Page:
The State Department rushed to announce its "pleasure" at General Pinochet's proposal. U.S. Charge d'Affaires in Santiago, Thomas Boyatt, a personal friend of Pinochet's from the 1960s, stated, "My government is very pleased to see Chile on the way to a government regime generated by elections."(10)

But the United States is finding it exceedingly difficult to create a viable political consensus among the bourgeois and petit-bourgeois sectors, given the economic constraints and the resurgence of the Left and mass movements. The Chilean bourgeois opposition reacted to the Administration's stance as if it had been struck with the U.S. stick. Members of the Christian Democratic Party, although they had wholeheartedly supported the 1973 coup, were dismayed. They complained that the United States had rushed to praise Pinochet's plan before consulting Chilean opposition figures. One Christian Democratic leader denounced Pinochet's proposed plan as nothing but a "cosmetic formula to make the face of the dictatorship more attractive while remaining the same."(11) Although the Christian Democratic Party has subsequently come around to accepting the idea of institutionalization, it is also pushing its own plan and drawing up a new constitution that differs substantially from the military's.

In Argentina, the Carter Administration has had even less success at encouraging the bourgeois opposition to work with the military. Argentina's Radical Party (Union Civica Radical), a multiclass party, has refused to have anything to do with the proposals of General Videla. Ricardo Balbin, head of the Party, has repeatedly maintained that without real democracy, the military's stated objectives of reconstructing the nation can never be achieved.(12)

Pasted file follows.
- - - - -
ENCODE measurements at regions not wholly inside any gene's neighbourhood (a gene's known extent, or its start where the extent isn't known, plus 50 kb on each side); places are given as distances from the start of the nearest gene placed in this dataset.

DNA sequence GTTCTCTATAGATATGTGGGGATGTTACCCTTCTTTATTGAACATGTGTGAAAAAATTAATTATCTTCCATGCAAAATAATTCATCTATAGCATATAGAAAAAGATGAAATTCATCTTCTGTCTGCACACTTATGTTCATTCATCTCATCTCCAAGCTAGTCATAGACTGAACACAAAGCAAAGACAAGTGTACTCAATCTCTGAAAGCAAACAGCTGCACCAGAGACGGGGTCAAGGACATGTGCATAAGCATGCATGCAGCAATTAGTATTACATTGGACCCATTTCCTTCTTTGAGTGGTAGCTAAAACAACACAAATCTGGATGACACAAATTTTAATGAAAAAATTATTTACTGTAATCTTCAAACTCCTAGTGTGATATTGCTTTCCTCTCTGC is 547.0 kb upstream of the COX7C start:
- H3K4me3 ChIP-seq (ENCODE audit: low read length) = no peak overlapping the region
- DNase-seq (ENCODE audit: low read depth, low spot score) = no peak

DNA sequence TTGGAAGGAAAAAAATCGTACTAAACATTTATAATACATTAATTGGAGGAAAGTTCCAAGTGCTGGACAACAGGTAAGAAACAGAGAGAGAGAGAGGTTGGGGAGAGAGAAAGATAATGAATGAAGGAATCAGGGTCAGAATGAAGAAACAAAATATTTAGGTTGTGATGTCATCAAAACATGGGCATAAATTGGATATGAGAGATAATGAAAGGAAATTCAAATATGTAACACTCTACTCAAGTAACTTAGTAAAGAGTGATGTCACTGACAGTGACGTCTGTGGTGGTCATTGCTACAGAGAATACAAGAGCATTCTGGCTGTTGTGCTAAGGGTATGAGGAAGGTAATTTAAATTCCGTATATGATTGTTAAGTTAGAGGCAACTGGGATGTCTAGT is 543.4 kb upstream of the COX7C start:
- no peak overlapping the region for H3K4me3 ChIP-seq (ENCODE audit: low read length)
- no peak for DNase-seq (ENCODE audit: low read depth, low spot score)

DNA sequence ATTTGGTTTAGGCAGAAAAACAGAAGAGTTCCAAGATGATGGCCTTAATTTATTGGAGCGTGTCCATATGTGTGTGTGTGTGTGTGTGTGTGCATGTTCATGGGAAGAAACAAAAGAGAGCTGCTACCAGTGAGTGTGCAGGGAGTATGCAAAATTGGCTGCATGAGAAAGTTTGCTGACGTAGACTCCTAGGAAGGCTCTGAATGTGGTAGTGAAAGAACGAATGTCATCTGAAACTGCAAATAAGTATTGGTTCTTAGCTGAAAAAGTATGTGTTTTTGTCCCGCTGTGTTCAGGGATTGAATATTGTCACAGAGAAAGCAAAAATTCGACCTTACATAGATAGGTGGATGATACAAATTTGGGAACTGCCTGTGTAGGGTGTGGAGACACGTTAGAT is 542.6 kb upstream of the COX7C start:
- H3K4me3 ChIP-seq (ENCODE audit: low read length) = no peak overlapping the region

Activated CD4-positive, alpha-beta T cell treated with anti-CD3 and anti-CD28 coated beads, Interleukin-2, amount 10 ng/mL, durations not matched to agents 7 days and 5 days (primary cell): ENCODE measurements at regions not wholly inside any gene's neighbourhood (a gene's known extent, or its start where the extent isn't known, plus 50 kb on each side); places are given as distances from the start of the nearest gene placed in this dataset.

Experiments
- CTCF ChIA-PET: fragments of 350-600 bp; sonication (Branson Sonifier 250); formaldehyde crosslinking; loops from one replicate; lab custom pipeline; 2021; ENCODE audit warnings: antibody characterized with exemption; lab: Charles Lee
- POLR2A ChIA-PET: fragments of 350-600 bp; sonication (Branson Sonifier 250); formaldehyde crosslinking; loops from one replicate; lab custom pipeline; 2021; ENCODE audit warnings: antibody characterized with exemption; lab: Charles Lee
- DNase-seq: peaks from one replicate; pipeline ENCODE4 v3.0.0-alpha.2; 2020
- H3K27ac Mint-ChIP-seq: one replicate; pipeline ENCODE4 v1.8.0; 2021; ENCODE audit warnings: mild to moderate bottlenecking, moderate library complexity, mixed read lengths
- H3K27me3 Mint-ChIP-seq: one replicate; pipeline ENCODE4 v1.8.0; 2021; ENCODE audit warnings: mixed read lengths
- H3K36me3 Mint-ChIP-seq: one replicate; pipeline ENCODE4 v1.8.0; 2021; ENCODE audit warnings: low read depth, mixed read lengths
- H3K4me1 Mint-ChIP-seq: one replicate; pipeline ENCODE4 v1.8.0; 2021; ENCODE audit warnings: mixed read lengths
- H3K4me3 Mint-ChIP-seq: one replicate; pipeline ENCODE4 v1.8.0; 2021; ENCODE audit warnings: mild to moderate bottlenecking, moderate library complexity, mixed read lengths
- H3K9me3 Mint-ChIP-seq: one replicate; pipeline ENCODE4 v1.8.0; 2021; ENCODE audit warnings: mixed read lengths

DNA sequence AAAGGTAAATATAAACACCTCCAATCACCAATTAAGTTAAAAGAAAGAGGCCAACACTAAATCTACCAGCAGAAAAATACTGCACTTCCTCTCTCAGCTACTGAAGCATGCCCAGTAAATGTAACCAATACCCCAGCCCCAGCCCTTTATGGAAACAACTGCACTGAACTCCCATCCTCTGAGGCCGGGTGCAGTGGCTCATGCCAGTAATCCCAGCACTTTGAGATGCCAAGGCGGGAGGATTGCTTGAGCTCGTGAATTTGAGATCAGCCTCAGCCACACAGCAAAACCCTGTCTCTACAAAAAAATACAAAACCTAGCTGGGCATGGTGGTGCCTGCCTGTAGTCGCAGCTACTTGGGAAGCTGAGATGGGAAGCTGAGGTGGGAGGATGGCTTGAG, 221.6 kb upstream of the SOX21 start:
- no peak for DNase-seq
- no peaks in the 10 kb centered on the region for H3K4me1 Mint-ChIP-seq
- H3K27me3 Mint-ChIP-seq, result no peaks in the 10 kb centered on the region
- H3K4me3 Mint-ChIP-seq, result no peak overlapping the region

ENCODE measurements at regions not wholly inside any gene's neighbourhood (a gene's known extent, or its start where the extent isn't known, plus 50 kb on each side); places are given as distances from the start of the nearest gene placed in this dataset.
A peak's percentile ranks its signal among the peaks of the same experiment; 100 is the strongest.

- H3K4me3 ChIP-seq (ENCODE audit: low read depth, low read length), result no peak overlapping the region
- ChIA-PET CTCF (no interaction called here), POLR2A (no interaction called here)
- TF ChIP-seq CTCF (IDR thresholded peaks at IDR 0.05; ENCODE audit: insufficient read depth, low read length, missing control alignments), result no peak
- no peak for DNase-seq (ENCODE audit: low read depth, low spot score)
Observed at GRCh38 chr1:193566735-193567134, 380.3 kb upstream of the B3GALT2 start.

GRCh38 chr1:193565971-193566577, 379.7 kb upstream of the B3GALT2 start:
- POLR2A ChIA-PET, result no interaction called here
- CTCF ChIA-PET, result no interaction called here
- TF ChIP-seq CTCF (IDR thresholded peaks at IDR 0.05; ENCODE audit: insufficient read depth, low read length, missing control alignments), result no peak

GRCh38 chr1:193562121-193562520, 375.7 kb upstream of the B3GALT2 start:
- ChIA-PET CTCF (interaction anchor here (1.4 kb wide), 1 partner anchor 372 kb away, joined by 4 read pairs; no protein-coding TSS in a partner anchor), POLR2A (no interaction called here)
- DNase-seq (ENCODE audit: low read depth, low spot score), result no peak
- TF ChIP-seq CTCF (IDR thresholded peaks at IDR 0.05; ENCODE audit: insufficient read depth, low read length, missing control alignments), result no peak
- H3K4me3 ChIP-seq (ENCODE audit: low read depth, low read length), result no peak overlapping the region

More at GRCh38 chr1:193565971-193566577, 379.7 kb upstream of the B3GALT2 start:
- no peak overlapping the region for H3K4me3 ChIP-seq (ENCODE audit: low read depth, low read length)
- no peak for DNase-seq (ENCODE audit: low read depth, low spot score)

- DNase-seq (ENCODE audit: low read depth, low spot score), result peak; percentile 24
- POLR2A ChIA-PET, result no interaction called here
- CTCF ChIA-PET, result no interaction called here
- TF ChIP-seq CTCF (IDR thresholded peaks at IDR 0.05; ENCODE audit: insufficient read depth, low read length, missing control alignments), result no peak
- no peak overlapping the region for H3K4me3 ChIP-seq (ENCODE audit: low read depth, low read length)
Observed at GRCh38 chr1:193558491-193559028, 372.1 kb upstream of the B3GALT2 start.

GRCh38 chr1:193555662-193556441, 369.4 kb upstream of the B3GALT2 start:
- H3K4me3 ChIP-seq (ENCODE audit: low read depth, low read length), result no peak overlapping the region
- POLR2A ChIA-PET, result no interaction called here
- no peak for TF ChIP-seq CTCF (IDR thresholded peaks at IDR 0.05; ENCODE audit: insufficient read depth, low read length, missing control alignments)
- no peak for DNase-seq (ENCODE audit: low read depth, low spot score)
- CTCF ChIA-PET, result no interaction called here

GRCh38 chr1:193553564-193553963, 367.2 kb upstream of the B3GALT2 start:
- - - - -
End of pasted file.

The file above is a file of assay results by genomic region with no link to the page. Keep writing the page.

Uruguay's military-backed government, realizing that the United States would look favorably at efforts to legitimize its rule, went its counterparts in Argentina and Chile one better by calling for presidential elections in 1981. But to make sure that the Uruguayan people don't get too heady about their new "democratic opening," the military proclaimed that while there might be two presidential candidates, both must be approved by the military. Most leaders of Uruguay's major bourgeois opposition party, the Blanco Party, made it clear that they will not participate in these elections. Thus, having failed to coopt the opposition, in the latter part of 1978 the military unleashed a new round of repression against members of the Blanco Party. In one macabre case, the Party's leadership received bottles of poisoned wine, leading to the death of the wife of the Party president."